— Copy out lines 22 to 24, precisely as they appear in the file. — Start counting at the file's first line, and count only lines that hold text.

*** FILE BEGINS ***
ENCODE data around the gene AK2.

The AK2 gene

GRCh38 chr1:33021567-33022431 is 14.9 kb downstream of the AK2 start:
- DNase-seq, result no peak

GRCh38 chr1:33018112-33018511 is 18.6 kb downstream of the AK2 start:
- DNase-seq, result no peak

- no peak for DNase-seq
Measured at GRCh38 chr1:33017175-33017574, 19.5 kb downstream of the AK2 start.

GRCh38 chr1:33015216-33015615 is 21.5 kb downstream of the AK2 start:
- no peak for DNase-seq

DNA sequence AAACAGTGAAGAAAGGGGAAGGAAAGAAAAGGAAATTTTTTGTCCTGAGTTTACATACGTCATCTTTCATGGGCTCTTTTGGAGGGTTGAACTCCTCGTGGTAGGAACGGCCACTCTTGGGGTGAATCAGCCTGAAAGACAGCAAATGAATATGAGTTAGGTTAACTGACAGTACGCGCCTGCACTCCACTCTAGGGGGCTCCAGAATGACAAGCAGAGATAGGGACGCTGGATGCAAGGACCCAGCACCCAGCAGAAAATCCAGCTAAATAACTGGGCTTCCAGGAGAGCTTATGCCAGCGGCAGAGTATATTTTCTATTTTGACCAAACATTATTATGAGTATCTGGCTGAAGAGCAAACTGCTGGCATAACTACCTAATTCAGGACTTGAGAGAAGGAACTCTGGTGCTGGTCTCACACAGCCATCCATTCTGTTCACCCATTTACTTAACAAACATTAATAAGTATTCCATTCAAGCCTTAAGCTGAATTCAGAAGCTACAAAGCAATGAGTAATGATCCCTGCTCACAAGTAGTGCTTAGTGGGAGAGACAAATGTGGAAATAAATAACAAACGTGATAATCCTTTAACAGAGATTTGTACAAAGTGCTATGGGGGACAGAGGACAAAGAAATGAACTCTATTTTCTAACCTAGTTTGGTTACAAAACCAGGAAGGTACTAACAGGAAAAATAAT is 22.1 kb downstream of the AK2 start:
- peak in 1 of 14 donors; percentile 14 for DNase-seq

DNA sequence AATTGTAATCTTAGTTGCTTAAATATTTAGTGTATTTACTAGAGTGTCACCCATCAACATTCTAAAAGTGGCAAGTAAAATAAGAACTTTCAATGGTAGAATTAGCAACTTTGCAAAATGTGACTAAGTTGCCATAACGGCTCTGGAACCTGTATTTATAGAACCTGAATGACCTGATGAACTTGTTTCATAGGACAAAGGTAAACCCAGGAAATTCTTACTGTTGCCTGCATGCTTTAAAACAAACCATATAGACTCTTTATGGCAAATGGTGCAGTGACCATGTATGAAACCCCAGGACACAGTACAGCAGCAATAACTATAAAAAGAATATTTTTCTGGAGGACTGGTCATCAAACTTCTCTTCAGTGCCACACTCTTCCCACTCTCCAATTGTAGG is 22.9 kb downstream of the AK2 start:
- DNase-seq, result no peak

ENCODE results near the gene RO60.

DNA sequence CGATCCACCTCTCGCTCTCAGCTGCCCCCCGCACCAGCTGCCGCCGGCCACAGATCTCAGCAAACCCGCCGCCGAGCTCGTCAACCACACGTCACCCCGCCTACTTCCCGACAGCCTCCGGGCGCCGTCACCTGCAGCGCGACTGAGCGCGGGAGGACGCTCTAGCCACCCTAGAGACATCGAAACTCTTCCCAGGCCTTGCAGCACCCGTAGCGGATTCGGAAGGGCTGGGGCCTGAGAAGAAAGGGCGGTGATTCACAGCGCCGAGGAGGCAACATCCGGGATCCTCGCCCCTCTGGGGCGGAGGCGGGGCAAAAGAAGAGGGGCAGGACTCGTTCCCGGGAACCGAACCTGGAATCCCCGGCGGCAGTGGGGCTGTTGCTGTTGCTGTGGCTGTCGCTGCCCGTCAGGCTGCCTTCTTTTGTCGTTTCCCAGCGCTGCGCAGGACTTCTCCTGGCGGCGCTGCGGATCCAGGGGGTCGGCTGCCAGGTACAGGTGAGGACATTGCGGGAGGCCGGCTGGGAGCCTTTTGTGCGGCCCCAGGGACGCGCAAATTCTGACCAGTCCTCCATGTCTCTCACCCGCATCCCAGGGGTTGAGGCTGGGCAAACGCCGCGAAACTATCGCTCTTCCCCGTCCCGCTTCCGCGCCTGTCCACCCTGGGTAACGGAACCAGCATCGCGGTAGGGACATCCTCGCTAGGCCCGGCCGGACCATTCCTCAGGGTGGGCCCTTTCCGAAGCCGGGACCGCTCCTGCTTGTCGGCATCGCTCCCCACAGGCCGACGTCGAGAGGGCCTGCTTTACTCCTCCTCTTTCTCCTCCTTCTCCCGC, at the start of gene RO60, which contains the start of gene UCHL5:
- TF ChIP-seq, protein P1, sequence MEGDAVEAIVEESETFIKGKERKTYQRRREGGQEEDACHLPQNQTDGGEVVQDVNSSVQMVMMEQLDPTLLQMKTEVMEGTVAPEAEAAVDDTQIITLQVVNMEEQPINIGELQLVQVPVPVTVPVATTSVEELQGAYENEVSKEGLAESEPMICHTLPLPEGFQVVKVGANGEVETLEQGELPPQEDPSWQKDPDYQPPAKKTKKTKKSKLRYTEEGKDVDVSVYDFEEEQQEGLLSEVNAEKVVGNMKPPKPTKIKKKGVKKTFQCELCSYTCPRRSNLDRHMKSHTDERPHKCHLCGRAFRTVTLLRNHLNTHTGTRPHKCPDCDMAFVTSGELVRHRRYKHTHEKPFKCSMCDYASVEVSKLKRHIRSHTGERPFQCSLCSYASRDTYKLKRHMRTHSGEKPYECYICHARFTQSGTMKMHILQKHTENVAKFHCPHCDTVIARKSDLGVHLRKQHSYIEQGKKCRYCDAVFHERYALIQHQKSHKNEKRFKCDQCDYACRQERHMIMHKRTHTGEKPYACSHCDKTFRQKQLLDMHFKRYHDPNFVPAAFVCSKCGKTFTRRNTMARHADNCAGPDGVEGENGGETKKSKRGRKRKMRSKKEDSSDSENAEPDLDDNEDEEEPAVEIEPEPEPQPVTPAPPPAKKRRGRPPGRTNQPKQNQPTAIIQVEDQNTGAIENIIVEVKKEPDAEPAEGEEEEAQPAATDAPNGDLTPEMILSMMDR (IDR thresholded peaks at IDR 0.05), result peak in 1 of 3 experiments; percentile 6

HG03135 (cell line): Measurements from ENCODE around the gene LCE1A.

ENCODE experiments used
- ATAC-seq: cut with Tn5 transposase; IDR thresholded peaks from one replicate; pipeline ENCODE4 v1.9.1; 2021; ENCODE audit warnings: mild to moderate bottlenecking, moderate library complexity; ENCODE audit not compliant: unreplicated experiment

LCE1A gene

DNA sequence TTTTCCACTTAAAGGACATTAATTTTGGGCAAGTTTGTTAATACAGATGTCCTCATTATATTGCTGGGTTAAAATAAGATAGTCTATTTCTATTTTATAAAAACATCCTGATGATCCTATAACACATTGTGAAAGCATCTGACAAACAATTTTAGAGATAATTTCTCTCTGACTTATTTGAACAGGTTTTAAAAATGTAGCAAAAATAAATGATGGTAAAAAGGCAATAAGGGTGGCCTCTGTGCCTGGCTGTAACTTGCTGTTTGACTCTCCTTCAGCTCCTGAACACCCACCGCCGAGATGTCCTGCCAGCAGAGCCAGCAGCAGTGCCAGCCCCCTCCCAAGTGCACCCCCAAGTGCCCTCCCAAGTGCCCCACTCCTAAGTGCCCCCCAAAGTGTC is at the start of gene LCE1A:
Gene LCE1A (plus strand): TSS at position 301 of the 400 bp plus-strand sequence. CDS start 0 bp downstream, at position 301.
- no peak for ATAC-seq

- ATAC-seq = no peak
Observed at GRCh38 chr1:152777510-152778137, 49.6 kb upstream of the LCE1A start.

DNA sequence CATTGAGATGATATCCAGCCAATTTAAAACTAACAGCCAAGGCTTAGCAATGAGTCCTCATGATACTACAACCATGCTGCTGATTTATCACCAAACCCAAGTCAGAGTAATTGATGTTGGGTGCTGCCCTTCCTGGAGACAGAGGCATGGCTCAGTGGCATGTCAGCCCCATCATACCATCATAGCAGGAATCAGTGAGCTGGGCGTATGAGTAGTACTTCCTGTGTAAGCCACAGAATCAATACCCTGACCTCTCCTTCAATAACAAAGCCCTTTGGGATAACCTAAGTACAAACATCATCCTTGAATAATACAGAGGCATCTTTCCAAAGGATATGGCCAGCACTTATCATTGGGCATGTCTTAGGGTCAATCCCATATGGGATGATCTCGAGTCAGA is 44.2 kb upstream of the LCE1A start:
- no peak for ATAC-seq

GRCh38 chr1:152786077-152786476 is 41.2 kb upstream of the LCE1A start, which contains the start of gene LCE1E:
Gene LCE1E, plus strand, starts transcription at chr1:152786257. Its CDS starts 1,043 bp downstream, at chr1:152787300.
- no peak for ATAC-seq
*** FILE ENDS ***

DNA sequence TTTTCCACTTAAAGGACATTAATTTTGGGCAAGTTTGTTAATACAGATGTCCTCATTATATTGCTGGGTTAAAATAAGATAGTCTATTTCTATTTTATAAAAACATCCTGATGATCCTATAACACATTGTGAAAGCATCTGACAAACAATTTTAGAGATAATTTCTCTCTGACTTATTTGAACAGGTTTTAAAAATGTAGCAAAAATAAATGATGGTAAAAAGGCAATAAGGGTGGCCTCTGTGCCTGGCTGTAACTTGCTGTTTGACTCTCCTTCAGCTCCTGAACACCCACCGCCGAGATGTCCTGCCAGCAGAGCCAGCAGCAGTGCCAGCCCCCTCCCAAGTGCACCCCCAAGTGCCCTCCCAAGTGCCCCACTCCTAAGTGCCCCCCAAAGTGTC is at the start of gene LCE1A:
Gene LCE1A (plus strand): TSS at position 301 of the 400 bp plus-strand sequence. CDS start 0 bp downstream, at position 301.
- no peak for ATAC-seq